This paper covers aspects of subsea production control fluid development, use and experience related to high pressures and high temperatures. It covers material qualification, metal and polymer compatibility test methods and equipment selection at temperatures from 130°C up to 250°C. The paper also discusses the limitations of using fluids at high temperature, such as degradation rate and boiling risk in smart wells and downhole safety valves (DHSVs).
The testing method and experience of hardware from the old British Hydrodynamic Research (BHR) DHSV test rig in the 1990s, to current qualifications on BP Rhum field, are discussed. The paper also covers field experience and what can be learned. There are currently over 50 projects operating over 100°C, and some have been around for over 15 years, yet there are only a handful of projects operating over 150°C and these have very limited experience.
For future subsea control projects, this paper will cover recent research and successful qualification of water based fluids up to 220°C. The conclusions show that current testing protocols produces meaningful results for an appropriate cost, but to ensure future reliability, testing is required to mimic the hot environment where the subsea fluids are required to perform.
The subsea hydraulic system controls the produced hydrocarbon flow and provides the pressure safety system. Historically, these systems have been hydraulically driven, which reduces component size and increases reliability in a hostile environment.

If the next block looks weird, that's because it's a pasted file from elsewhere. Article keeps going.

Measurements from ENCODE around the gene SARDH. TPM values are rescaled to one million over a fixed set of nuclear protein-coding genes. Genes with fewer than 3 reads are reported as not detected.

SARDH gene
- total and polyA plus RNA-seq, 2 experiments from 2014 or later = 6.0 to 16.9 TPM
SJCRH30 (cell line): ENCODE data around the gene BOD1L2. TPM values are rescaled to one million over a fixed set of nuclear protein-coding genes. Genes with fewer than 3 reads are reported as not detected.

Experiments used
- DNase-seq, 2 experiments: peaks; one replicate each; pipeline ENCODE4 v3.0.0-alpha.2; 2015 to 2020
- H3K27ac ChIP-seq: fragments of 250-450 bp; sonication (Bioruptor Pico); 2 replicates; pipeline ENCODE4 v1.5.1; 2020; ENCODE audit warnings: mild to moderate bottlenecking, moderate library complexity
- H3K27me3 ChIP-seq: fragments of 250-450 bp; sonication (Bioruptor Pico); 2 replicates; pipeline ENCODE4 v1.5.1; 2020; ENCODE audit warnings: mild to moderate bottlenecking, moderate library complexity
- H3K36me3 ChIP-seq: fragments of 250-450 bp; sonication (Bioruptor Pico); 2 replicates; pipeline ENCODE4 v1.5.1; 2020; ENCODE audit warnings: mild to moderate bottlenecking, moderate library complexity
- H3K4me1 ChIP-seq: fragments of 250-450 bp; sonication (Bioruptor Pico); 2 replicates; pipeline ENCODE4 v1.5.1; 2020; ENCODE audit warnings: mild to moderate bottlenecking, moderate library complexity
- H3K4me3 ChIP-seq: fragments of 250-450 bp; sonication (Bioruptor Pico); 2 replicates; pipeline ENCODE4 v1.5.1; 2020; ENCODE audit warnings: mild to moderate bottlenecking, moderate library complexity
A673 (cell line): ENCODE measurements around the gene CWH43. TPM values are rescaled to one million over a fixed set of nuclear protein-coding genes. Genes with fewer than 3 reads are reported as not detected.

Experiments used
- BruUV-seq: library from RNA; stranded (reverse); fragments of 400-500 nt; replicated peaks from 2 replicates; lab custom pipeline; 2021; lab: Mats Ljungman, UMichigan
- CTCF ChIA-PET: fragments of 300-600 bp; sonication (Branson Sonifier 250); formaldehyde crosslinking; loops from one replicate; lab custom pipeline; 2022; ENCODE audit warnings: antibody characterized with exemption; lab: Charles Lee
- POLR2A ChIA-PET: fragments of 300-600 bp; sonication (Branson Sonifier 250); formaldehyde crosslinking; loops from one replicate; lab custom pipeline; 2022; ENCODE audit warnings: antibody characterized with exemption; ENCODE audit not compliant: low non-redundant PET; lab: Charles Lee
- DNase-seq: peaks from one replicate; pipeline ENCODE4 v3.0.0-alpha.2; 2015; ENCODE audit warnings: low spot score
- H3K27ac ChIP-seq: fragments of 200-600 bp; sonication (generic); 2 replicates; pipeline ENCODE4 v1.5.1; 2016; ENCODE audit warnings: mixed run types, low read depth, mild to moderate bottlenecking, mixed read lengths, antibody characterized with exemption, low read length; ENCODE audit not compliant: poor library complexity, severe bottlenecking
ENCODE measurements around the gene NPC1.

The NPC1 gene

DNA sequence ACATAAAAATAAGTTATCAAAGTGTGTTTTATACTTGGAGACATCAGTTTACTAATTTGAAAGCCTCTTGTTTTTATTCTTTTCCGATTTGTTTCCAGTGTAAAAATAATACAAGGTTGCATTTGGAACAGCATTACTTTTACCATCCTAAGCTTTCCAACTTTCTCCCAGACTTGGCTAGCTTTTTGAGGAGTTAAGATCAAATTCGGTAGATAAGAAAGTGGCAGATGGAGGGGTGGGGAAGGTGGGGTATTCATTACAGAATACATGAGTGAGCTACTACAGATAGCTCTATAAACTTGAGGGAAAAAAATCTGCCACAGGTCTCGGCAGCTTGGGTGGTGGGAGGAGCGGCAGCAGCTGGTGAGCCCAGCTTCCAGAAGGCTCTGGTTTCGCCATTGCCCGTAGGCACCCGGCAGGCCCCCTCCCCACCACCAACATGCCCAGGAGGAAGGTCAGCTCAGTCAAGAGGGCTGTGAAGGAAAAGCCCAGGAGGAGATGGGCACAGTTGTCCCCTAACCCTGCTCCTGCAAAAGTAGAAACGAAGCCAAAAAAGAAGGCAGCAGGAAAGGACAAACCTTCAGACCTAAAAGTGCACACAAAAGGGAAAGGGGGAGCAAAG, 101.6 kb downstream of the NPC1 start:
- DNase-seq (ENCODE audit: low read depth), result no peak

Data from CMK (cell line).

Many subsea engineers do not understand the challenges associated with the development of hydraulic fluids. Control fluids need to meet stringent technical performance and environmental requirements. It could also be speculated that the industry as a whole does not fully appreciate the impact that subsea control fluids have on subsea design and operation.
From the outset, traditional hydraulic fluids were not suitable for this type of equipment. They were relatively viscous with exceptionally low seawater tolerance and poor environmental profiles. Special fluids, oil and water based, were either developed for this purpose or adopted from the aerospace industry. In the early 1980s, the first "modern" water-based subsea control fluid, Oceanic HW540, was used in the North Sea on the Sun Balmoral control system. Castrol had similar success with its hydrocarbon based Brayco fluids with Shell.
For experienced subsea production engineers, the subsea control fluid has been regarded as the lifeblood of the subsea system. The fluid keeps the system moving and touches all components from the topside hydraulic power unit (HPU) controls down to the DHSV within the wellbore, and even on to the smart well controls within the reservoir itself.
The subsea fluid has a major influence on the physics, materials, cost, reliability and environmental properties of the subsea production control system. The importance of this liquid and the environment in which it operates has greatly affected development and qualification of fluids. Subsea systems have become larger and more complex, but the two major influences over the last 15 to 20 years have been the environmental regulations, which have evolved significantly